Dr. Marcella Althaus-Reid was born in 1952 in Rosario, Argentina, to Alberto and Ada Althaus. She studied liberation theology and earned a Bachelor of Theology degree at the renowned Instituto Superior Evangelico de Estudios Teologicos (ISEDET) seminary in Buenos Aires, studying with scholars such as Jose Miguez Bonino and J. Severino Croatta.
Althaus-Reid trained for ministry in the Methodist Church of Argentina and developed expertise in the method of "conscientization," pioneered by the Brasilian educator Paolo Freire. She implemented this work in social and community projects supported by the church in poor communities of Buenos Aires. She was invited to undertake similar projects in Dundee and Perth (Scotland) years later. Throughout her career, her theological work retained a strong grounding in the "preferential option for the poor."
She continued studies in Liberation Theology, Feminist Theology and Queer Theology and completed a Ph.D. at the University of St. Andrews in Scotland in 1994. Following an appointment to a lectureship, she became Professor of Contextual Theology at New College, University of Edinburgh. She was the first woman professor of theology in the history of New College.
Her first book, Indecent Theology (2000), received widespread recognition in the theological field and earned her self-described reputation as an "indecent, Latina, bisexual theologian." Her next book, Queer God (2004), was a bold and provocative challenge to the sexual oppression inherent in most Christian theologies and established her as a fresh, cutting-edge thinker. She wrote and edited articles in numerous theological journals and was invited to lecture throughout Europe, Latin America and the U.S. Althaus-Reid and Lisa Isherwood,were the editors for a ground-breaking series of books, "Queering Theology" published by T&T Clark.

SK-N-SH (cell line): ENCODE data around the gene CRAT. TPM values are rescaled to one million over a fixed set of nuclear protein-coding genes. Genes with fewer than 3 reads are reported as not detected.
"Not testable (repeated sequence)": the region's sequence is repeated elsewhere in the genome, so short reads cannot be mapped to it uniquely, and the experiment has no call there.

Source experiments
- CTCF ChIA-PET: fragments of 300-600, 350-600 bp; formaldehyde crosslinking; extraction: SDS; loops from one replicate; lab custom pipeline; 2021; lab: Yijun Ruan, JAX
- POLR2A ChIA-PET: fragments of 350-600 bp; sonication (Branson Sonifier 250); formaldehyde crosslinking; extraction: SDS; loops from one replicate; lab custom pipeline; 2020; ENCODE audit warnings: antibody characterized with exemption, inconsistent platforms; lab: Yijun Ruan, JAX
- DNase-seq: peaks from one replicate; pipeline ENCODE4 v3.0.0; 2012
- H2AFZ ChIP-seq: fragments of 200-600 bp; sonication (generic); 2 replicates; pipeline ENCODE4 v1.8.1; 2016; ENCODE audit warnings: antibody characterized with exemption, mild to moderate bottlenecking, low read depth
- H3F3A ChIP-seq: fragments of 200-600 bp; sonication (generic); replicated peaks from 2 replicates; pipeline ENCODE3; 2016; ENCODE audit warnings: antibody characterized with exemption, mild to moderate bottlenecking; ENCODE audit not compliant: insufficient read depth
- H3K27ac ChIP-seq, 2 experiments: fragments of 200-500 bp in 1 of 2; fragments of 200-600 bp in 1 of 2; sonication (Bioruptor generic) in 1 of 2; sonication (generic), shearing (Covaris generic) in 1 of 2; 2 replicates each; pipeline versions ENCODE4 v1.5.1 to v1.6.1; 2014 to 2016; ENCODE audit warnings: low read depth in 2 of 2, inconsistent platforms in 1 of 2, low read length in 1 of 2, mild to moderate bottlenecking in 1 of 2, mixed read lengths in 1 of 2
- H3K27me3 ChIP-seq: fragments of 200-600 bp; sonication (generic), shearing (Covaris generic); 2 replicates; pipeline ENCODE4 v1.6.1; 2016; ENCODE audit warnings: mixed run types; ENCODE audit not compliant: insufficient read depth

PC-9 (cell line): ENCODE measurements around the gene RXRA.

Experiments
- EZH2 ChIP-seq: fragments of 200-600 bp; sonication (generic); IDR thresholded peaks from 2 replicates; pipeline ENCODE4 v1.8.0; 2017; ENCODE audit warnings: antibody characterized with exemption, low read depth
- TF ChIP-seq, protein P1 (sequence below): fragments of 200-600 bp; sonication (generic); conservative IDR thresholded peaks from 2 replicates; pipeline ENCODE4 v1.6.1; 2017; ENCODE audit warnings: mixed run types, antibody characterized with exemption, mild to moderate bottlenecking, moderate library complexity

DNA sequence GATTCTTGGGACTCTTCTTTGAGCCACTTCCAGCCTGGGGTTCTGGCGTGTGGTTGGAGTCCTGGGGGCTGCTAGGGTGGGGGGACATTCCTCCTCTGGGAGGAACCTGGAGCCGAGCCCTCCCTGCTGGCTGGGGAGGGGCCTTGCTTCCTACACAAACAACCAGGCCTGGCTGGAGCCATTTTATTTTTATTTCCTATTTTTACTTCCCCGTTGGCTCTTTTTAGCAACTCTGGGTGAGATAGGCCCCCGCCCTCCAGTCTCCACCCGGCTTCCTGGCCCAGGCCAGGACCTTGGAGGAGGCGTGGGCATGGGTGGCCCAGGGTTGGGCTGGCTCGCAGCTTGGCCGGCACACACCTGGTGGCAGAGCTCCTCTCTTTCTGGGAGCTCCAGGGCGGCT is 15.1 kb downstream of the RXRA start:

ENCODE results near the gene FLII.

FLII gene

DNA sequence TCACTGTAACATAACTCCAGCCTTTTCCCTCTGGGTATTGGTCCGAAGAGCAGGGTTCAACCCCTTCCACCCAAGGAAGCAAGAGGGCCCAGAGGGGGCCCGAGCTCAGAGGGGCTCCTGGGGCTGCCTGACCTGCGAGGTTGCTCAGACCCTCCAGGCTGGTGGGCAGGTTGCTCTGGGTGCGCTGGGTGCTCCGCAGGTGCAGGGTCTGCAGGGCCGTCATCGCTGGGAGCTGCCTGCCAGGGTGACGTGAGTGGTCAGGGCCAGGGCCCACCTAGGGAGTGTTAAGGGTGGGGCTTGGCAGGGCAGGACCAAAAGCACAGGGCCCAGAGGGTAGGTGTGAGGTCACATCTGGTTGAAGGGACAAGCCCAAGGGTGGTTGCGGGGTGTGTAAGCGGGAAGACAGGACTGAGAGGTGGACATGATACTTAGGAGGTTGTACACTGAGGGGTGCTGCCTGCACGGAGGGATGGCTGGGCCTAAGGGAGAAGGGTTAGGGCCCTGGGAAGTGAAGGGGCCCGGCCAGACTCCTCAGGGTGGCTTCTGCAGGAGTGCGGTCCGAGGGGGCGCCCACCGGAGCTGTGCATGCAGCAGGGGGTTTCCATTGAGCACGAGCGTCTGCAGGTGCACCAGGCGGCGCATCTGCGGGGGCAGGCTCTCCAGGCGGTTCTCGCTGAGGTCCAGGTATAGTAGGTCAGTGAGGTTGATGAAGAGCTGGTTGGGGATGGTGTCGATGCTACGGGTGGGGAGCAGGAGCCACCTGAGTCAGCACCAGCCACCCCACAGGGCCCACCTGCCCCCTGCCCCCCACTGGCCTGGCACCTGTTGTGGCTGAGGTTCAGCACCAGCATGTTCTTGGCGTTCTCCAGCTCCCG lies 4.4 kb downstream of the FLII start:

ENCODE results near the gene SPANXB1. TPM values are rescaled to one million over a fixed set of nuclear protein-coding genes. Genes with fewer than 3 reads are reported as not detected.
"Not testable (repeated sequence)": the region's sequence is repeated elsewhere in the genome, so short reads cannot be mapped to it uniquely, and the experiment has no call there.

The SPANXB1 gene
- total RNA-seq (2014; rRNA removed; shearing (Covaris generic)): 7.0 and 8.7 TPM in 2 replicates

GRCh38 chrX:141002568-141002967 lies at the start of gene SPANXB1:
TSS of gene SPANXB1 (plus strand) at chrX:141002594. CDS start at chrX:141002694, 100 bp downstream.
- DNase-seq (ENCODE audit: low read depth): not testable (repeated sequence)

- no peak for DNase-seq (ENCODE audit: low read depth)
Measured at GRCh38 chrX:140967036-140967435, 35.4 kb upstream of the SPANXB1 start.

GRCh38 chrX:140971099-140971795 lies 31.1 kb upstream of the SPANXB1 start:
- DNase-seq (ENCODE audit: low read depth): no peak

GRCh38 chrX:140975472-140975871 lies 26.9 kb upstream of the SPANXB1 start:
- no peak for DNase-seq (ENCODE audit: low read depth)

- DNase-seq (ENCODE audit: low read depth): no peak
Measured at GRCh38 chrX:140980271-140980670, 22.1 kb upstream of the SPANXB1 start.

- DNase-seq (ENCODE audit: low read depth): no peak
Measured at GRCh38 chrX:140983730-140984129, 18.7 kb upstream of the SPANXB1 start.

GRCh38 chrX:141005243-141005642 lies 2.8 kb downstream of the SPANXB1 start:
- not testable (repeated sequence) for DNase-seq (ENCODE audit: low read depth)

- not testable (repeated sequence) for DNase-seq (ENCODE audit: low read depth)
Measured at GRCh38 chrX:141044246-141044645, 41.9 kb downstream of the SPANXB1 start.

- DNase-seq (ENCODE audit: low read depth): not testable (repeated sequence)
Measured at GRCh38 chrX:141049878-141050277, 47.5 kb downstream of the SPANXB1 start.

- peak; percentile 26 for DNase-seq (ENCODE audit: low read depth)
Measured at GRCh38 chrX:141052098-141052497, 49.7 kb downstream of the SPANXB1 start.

Althaus-Reid found a spiritual home in the Metropolitan Community Churches (MCC) and became an advocate for MCC as a respite from alienating and exclusive liturgies and the hope for an alternative queer Christian community.
She died in Edinburgh on February 20, 2009, following a long illness, and is survived by her husband Gordon Reid.
(Information for this profile taken from a faculty bio on the University of Edinburgh web site and tributes to her written by Dr. Robert Goss and Dr. Jay Johnson: http://www.clgs.org/blog/commentary/queer-god-really-remembering-marcella-althaus-reid)